South African households’ real net wealth increased by an estimated R1 009.1 billion (R1.009 trillion) from the onset of the second quarter of 2020 (Q2 2020) to the end of the year (Q4 2020). This happened despite COVID-19, the lockdown, job losses and an economic contraction.
This one of the key findings of the recently released Momentum-Unisa South African Wealth Index. As part of Momentum’s Science of Success campaign, the Household Wealth Index is produced in partnership with Unisa and aims to provide South Africans with information to assist with their journey to financial success. Data from previous Momentum-Unisa Household Financial Wellness Surveys of more than 20 000 deidentified households to estimate and distribute households’ assets, liabilities and net wealth.
According to the latest Index, recovery follows an estimated decline of R772.8 billion during Q1 2020 that resulted from the introduction of lockdowns in many countries (including South Africa) to limit the spread of COVID-19.
Momentum-Unisa estimates that the real value (expressed in 2010-prices) of household net wealth increased to R7 797.4 billion by the end of Q4 2020. This is R236.3 billion higher than a year before.
The increase in household net wealth was even more spectacular when measured in nominal terms (current prices). It is estimated that household net wealth increased by R1 958.8 billion (almost R2 trillion) from the end of Q1 2020 to the end of Q4 2020.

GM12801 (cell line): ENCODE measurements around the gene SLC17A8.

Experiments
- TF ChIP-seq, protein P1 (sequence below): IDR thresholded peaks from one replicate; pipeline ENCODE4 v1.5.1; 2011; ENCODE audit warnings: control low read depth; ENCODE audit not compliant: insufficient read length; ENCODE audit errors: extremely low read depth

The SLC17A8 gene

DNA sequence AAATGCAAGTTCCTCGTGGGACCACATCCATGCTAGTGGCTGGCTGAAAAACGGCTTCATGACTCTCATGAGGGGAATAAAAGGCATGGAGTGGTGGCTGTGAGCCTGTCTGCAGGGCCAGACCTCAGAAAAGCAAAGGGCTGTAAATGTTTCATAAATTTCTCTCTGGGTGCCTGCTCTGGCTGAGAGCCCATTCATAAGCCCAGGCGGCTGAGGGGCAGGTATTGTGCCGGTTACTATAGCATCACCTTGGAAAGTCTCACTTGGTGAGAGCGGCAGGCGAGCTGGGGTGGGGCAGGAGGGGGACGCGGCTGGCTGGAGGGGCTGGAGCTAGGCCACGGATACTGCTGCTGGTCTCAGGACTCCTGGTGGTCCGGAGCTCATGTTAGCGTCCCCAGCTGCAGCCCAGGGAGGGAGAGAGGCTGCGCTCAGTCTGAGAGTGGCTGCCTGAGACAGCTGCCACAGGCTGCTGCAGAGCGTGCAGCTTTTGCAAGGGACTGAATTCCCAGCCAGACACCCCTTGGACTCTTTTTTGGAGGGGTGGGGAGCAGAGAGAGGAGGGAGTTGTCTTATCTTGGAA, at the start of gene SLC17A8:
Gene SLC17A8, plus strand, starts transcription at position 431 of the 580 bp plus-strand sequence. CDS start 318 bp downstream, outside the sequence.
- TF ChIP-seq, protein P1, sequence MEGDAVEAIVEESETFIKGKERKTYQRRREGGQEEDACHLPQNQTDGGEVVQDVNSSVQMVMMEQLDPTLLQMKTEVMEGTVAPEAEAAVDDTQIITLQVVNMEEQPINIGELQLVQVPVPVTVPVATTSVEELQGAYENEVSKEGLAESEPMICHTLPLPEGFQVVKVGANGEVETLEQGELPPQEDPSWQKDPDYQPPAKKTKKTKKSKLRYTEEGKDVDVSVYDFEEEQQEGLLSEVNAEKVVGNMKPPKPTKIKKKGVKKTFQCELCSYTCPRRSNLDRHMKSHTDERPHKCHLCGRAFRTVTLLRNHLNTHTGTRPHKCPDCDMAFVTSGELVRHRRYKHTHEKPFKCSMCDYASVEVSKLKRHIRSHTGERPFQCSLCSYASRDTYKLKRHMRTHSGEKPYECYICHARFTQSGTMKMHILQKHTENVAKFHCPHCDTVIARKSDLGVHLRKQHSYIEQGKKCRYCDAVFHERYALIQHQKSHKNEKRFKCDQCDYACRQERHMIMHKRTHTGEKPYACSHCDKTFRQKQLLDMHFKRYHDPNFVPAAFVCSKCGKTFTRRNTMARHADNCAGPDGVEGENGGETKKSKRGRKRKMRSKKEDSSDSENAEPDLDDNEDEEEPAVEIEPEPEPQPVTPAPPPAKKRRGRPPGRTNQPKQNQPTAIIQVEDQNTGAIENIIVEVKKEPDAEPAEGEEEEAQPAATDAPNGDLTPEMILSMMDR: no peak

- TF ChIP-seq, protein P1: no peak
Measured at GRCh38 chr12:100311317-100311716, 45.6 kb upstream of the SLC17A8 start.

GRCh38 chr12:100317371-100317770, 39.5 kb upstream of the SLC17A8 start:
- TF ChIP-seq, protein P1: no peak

What can the increase be ascribed to?
The huge increase in household net wealth was mainly due to strong growth in the value of financial assets such as shares and bonds. Households’ pension funds and financial investments benefitted immensely from the increases in these financial instruments.
Jacolize Meiring from Unisa’s Bureau of Market Research points out that net wealth relates to the actuals of those households that do have assets and liabilities. “It is estimated that only 2% of all households in South Africa own almost half of all wealth (assets minus liabilities), so only those with investments (especially in financial assets, such as shares) could share in the growth, unfortunately,” she says. In contrast, the bottom 16% had negative net wealth values where their outstanding debts exceeded the value of their assets.
“These numbers should, however, be interpreted with caution. For instance, the wealthiest 2% are not necessarily the top 2% income earners. Many middle-income earning households formed part of the wealthiest 2% of households as they, among others, saved, invested, and insured in the right way, whilst not borrowing beyond their affordability thresholds. Contrastingly, some high-income earners had a negative net wealth position as they used their income sub-optimally from a wealth creation point of view,” Meiring concludes.
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